Worm Breeder's Gazette 14(3): 20 (June 1, 1996)
These abstracts should not be cited in bibliographies. Material contained herein should be treated as personal communication and should be cited as such only with the consent of the author.
Wellcome Unit of Molecular Parasitology, Anderson College, University of Glasgow, Glasgow G11 6NU, U.K.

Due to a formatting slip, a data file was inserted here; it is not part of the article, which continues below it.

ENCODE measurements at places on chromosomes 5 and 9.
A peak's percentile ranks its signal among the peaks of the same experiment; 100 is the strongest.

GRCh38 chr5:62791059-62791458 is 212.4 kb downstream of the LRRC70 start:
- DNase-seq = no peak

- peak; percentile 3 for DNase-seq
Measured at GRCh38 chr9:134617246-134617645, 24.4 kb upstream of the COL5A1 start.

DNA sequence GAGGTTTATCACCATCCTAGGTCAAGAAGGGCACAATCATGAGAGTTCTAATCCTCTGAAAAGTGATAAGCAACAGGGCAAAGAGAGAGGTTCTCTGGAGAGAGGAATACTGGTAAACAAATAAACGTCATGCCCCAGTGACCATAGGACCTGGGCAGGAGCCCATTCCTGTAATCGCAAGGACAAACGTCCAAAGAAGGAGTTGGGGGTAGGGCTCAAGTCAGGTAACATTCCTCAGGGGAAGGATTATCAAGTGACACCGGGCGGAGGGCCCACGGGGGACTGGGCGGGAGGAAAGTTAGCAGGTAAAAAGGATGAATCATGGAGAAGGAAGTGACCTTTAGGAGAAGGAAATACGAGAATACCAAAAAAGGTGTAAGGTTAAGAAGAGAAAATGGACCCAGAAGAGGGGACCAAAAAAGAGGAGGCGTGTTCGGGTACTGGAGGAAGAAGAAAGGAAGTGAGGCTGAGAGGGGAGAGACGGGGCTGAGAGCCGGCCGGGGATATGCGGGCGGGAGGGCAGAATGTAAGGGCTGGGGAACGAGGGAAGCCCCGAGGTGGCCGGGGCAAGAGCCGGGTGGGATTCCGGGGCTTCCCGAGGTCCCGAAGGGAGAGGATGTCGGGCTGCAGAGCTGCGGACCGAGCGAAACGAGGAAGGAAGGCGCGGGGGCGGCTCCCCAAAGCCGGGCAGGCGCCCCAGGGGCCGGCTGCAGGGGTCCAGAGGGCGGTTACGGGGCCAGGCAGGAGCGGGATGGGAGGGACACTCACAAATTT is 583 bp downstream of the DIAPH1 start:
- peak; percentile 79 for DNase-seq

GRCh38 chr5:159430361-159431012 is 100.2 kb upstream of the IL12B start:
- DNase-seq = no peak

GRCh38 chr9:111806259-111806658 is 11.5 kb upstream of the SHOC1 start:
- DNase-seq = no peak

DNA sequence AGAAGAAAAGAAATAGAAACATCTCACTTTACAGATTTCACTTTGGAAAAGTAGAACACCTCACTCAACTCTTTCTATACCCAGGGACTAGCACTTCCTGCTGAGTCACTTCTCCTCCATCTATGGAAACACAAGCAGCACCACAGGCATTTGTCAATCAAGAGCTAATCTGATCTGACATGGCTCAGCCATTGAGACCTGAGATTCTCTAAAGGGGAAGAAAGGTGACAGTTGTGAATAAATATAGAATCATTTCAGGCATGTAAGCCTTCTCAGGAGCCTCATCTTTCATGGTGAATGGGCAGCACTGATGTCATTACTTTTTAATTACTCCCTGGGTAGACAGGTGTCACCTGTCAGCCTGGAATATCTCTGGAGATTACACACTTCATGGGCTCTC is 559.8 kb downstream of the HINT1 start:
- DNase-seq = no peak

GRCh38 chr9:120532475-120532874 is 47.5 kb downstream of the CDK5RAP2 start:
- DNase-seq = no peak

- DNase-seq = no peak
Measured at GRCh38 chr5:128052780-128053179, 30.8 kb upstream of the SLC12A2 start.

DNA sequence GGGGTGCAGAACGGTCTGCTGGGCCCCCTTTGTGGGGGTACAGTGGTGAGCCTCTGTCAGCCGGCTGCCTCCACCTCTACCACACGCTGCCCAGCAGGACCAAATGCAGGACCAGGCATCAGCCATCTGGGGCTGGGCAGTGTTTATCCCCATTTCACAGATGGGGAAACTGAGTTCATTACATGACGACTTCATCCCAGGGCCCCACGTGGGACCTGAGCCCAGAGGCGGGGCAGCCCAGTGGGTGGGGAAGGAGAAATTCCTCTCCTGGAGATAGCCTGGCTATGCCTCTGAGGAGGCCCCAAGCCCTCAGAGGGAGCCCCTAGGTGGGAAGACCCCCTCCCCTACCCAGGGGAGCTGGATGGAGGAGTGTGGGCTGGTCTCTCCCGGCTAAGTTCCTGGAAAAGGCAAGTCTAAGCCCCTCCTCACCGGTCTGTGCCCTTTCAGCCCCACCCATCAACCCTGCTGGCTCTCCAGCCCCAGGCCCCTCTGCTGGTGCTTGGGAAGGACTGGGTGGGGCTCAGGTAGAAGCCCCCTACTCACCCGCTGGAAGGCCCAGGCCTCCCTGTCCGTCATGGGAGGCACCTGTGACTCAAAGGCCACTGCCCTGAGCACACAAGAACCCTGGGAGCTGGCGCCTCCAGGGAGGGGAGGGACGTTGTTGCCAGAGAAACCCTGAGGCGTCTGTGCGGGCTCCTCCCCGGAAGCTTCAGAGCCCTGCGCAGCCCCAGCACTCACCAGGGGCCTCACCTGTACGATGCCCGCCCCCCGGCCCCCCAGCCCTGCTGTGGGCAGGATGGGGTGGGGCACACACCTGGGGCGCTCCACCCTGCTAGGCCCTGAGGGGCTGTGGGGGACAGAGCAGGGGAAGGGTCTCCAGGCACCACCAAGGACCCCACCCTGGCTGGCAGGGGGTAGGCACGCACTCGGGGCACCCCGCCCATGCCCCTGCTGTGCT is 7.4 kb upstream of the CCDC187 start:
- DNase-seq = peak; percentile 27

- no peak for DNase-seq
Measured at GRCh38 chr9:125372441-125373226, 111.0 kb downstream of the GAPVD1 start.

We are interested in understanding how the spatial and temporal patterns of the cuticle collagen genes are regulated. To this end we have been studying the regulation of the cuticle collagen gene dpy-7. dpy-7/lac-Z translational reporter gene fusions with as little as 310 bp of 5! flanking sequence produce exactly the same pattern of expression as larger constructs (up to 1265bp). However translational reporter gene fusions containing just 165 bp of 5! flank produce no b-galactosidase expression showing sequences between -310 and -165 are necessary for expression. b-galactosidase expression is first seen in hypodermal cells at the late comma stage and is seen in all postembryonic developmental stages including the adult. The precise pattern of expression has been resolved by an IFA double labelling experiment using anti-lac Z monoclonal antibodies to detect the nuclear localised b-galactosidase and monoclonal antibody MH27 to delineate hypodermal cell membranes. The dpy-7 reporter constructs are expressed in hyp-7 , P cells and most of the hypodermal cells of the head and tail (hyp-5, hyp-6 and hyp-10 stain particularly strongly). However there is no expression in the V (or other) seam cells. Throughout development there is an increasing number of hyp-7 nuclei staining, with expression presumably beginning some time after each nuclei joins the syncitium. Since dpy-7 is trans-spliced with SL1 we have mapped the transcription initiation site by using a 5! RACE strategy designed to be specific for pre-mRNA by using an oligo immediately 5! to the SL1 splice acceptor site in conjunction with the anchor primer in the final round of PCR. Transcription appears to initiate from numerous sites between -210 and -159 relative to ATG (-206 and -155 relative to SL1 splice acceptor). We have also cloned the C.briggsae dpy-7 homolog and can repair the C.elegans dpy-7 mutant phenotype by microinjection of the C.briggsae gene showing that the regulation (and also the function) of dpy-7 is conserved between the two species. Similarly C.elegans reporter gene constructs produce the same pattern of expression when transformed into C.briggsae and sequence between -310 and -165 is also necessary for expression in C.briggsae. Comparison of the 5! flanking sequences of dpy-7 between the two species shows a block of homology (H1) in which 66 out of 72 residues are conserved. This lies within the region necessary for reporter gene expression and immediately upstream of the transcription initiation sites ( - 202 to -273 C.elegans and -185 to -256 C.briggsae). This is the only significantly conserved region of sequence between the dpy-7 ATG and the next predicted upstream gene at -346 (by genefinder analysis). Using RT-PCR we cannot detect any dpy-7 transcripts which are SL2 trans-spliced which, together with our analysis of the dpy-7 functional promoter and transcription initiation sites, show that dpy-7 is not a downstream gene of a polycistronic transcription unit. Transcriptional lac/Z reporter gene fusions with as little as 145bp encompassing the H1 homology and the transcription initiation sites are sufficient to produce the same pattern of expression as the translational fusions although expression in the later stages (post L1) is poor. A number of constructs have been examined and the low level of later stage expression does not appear to be due to the loss of a particular region of sequence but seems to be a general feature of our transcriptional fusion constructs. The transcriptional fusions are all orientation dependant and so the element appears to function as a true tissue specific promoter element which drives expression in all hypodermal cells except the seam cells. A series of fine 5! deletions through the H1 region shows that a single 15bp deletion completely ablates the b-galactosidase expression pattern. This deletion disrupts an AGATAA motif (which is conserved in C.briggsae) suggesting that a member of the GATA transcription factor family may play a role in the regulation of dpy-7 expression.